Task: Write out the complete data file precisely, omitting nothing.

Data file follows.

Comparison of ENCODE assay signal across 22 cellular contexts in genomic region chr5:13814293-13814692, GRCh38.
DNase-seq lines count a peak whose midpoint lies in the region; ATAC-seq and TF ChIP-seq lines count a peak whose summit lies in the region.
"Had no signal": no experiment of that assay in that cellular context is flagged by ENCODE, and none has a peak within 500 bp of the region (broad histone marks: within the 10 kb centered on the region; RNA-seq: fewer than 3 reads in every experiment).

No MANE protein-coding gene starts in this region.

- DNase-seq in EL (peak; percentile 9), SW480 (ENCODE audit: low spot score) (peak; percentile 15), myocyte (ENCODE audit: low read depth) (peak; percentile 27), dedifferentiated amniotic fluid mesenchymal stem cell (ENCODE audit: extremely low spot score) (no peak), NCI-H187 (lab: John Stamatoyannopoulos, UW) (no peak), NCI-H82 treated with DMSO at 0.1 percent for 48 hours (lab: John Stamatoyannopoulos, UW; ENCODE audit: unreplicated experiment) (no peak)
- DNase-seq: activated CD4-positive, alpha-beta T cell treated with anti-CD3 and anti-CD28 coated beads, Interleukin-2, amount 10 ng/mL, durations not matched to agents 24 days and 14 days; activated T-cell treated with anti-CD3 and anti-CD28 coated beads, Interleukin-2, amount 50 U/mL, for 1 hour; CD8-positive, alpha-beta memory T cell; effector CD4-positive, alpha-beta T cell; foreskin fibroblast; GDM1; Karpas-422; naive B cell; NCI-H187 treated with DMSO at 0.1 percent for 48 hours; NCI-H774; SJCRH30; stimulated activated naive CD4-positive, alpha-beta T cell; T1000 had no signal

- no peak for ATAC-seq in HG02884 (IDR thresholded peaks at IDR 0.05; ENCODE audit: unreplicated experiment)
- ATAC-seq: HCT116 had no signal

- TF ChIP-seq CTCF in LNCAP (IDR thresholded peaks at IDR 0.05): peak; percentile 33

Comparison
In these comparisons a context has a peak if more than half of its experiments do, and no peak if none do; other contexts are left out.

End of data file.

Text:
Comparison of ENCODE assay signal across 22 cellular contexts in genomic region chr5:13814293-13814692, GRCh38.
DNase-seq lines count a peak whose midpoint lies in the region; ATAC-seq and TF ChIP-seq lines count a peak whose summit lies in the region.
"Had no signal": no experiment of that assay in that cellular context is flagged by ENCODE, and none has a peak within 500 bp of the region (broad histone marks: within the 10 kb centered on the region; RNA-seq: fewer than 3 reads in every experiment).

No MANE protein-coding gene starts in this region.

- DNase-seq in EL (peak; percentile 9), SW480 (ENCODE audit: low spot score) (peak; percentile 15), myocyte (ENCODE audit: low read depth) (peak; percentile 27), dedifferentiated amniotic fluid mesenchymal stem cell (ENCODE audit: extremely low spot score) (no peak), NCI-H187 (lab: John Stamatoyannopoulos, UW) (no peak), NCI-H82 treated with DMSO at 0.1 percent for 48 hours (lab: John Stamatoyannopoulos, UW; ENCODE audit: unreplicated experiment) (no peak)
- DNase-seq: activated CD4-positive, alpha-beta T cell treated with anti-CD3 and anti-CD28 coated beads, Interleukin-2, amount 10 ng/mL, durations not matched to agents 24 days and 14 days; activated T-cell treated with anti-CD3 and anti-CD28 coated beads, Interleukin-2, amount 50 U/mL, for 1 hour; CD8-positive, alpha-beta memory T cell; effector CD4-positive, alpha-beta T cell; foreskin fibroblast; GDM1; Karpas-422; naive B cell; NCI-H187 treated with DMSO at 0.1 percent for 48 hours; NCI-H774; SJCRH30; stimulated activated naive CD4-positive, alpha-beta T cell; T1000 had no signal

- no peak for ATAC-seq in HG02884 (IDR thresholded peaks at IDR 0.05; ENCODE audit: unreplicated experiment)
- ATAC-seq: HCT116 had no signal

- TF ChIP-seq CTCF in LNCAP (IDR thresholded peaks at IDR 0.05): peak; percentile 33

Comparison
In these comparisons a context has a peak if more than half of its experiments do, and no peak if none do; other contexts are left out.